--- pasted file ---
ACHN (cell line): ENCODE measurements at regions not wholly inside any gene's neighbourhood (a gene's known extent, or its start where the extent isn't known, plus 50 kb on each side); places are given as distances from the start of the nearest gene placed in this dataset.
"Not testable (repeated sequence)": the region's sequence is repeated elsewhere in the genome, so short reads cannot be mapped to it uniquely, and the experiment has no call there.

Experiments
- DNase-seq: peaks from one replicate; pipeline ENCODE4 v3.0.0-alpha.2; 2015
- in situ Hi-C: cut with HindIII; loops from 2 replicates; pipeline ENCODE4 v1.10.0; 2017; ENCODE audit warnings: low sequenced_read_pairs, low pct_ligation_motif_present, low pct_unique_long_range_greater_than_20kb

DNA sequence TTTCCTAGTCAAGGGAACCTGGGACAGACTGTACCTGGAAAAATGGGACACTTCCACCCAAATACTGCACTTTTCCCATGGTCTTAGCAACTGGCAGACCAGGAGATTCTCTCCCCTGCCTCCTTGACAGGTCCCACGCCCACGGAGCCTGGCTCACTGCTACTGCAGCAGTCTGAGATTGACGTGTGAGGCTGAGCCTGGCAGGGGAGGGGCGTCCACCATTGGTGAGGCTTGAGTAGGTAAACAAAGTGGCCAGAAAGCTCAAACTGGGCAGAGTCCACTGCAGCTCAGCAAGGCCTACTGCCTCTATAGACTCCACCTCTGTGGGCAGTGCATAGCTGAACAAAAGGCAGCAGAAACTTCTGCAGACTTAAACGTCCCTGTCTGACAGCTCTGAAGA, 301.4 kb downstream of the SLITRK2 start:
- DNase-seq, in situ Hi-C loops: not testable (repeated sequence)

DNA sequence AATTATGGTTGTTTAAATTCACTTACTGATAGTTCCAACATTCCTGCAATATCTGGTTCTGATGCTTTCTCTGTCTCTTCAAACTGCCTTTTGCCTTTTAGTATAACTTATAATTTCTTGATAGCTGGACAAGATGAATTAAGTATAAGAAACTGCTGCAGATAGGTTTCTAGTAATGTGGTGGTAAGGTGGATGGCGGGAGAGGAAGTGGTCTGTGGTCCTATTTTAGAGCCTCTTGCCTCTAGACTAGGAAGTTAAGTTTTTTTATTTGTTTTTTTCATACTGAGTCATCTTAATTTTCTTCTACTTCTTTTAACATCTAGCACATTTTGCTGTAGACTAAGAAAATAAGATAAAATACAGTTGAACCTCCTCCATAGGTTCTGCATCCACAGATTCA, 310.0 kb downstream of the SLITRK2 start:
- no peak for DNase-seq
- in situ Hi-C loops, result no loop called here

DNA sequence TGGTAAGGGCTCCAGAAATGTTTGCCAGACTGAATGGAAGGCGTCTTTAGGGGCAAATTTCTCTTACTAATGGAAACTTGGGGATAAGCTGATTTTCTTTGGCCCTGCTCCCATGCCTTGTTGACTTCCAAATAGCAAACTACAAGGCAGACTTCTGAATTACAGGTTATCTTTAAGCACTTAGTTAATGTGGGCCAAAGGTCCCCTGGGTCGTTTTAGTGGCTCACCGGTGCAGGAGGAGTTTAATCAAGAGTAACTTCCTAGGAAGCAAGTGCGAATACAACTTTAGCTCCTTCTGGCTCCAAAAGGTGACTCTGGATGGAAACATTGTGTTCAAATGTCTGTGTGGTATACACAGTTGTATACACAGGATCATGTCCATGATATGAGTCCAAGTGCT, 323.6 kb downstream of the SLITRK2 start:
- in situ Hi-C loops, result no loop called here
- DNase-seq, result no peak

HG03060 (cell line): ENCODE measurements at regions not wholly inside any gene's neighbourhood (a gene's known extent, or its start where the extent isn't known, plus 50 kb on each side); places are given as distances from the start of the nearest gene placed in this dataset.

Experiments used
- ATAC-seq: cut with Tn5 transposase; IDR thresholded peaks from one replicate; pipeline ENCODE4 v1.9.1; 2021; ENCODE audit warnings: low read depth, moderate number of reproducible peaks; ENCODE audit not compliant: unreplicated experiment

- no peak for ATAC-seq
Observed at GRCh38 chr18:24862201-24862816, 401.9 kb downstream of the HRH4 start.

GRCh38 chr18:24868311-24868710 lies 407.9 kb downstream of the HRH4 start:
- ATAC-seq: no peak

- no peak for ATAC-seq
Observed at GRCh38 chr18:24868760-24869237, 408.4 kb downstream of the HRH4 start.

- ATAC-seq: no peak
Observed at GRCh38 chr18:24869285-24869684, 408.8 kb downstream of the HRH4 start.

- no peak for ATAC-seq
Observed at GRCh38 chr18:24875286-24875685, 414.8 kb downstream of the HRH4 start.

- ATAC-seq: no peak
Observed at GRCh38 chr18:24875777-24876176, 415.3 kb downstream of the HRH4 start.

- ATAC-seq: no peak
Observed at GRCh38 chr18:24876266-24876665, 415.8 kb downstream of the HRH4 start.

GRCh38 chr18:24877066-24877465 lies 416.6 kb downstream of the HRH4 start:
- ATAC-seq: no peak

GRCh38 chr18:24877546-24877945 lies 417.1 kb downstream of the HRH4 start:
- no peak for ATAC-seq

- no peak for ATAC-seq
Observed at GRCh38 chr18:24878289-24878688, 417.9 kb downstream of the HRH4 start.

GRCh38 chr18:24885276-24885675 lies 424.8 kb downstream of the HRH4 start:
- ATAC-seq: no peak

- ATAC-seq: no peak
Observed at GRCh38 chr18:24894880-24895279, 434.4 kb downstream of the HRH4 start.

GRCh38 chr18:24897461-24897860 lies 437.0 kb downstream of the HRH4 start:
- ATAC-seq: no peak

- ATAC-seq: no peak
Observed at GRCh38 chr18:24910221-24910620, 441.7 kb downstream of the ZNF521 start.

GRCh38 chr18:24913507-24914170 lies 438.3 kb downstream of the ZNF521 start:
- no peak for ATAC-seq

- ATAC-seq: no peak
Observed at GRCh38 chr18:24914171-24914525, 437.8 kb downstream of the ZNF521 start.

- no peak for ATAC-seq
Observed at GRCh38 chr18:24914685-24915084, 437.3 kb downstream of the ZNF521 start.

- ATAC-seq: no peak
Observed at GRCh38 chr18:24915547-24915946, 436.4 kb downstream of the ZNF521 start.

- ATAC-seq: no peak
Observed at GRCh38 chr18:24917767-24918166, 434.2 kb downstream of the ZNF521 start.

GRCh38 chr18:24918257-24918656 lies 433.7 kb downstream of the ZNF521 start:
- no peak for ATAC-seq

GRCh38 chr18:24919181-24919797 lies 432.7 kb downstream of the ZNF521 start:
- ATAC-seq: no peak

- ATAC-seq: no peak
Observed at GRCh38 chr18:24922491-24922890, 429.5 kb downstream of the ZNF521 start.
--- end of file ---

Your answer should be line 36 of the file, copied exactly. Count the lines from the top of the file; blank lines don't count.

Observed at GRCh38 chr18:24878289-24878688, 417.9 kb downstream of the HRH4 start.